Ron Paul is losing the GOP presidential nominating contest because he does not support a federal constitutional amendment that would ban gay marriage, Brian Brown, president of the National Organization for Marriage (NOM), has suggested.

In congratulating Mitt Romney for winning the Nevada caucuses on Saturday, Brown noted that the former Massachusetts governor has signed the group's anti-gay marriage pledge and Paul has not.

“NOM congratulates Mitt Romney on another impressive victory in the Nevada caucuses, just days after his big win in Florida,” Brown said in a statement. “Governor Romney, who has signed NOM's Marriage Pledge, has now won contests in three different regions of the country and has clearly established himself as the leading candidate.”

Candidates who sign NOM's 5-point pledge promise to support a federal constitutional amendment banning gay marriage, defend the Defense of Marriage Act (DOMA) in court, appoint judges and an attorney general who will “respect the original meaning of the Constitution,” appoint a presidential commission to investigate the “harassment of traditional marriage supporters,” and back legislation that would allow a ballot question on the issue for voters of the District of Columbia.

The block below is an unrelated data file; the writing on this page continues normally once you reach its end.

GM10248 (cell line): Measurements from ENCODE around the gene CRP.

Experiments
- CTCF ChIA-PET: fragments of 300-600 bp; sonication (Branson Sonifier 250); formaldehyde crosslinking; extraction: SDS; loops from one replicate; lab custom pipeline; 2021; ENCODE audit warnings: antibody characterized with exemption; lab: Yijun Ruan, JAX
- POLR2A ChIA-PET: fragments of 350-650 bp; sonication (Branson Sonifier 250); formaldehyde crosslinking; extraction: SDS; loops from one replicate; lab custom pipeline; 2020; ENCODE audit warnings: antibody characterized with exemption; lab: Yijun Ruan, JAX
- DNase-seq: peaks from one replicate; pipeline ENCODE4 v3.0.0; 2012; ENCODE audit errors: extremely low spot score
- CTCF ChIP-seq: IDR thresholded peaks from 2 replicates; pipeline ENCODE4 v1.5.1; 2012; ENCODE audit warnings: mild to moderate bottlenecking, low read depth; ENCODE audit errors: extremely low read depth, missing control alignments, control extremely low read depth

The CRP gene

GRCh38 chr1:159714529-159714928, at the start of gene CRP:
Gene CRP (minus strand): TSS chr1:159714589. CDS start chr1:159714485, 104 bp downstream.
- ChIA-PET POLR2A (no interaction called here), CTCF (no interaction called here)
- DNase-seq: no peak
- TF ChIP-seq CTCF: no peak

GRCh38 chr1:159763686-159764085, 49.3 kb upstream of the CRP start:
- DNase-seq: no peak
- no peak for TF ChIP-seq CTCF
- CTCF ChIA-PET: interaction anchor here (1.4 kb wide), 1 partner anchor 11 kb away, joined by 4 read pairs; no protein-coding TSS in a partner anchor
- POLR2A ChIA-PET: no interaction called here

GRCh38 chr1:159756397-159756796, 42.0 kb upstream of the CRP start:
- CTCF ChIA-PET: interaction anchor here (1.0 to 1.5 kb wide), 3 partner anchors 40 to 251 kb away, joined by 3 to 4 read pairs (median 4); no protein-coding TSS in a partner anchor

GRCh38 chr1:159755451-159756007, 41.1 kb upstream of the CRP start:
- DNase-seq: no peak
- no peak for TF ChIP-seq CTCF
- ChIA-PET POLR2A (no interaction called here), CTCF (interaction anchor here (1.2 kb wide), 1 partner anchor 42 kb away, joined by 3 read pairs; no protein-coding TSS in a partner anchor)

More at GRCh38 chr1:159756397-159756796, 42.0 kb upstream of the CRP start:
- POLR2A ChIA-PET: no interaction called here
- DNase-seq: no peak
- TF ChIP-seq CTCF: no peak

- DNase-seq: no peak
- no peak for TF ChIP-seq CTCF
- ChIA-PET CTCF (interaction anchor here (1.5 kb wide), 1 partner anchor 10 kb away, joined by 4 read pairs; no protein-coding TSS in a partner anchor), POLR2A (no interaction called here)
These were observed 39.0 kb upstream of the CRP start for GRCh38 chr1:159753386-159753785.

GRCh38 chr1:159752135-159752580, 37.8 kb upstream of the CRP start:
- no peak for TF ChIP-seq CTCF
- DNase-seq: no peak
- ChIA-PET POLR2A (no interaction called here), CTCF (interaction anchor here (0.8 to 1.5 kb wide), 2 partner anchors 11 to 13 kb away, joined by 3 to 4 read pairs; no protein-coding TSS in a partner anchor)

While the 76-year-old Paul has said he is personally opposed to gay marriage, he has also called on the government to “butt out” of the marriage business.

“I want the government out. If you're going to have government under the constitution, the states have a lot more authority than the federal government has to define it. I'd rather see it be outside of government and then we would not be arguing about this,” he told the Des Moines Register's editorial board.

“Only Ron Paul, who has said that civil marriage should be abolished all together, has refused [to sign NOM's pledge],” the group added. “Paul is the only candidate who has failed to win a single primary or caucus. Rick Santorum won in Iowa while Newt Gingrich won in South Carolina.”

NOM earlier released a video attacking Paul's position on the issue.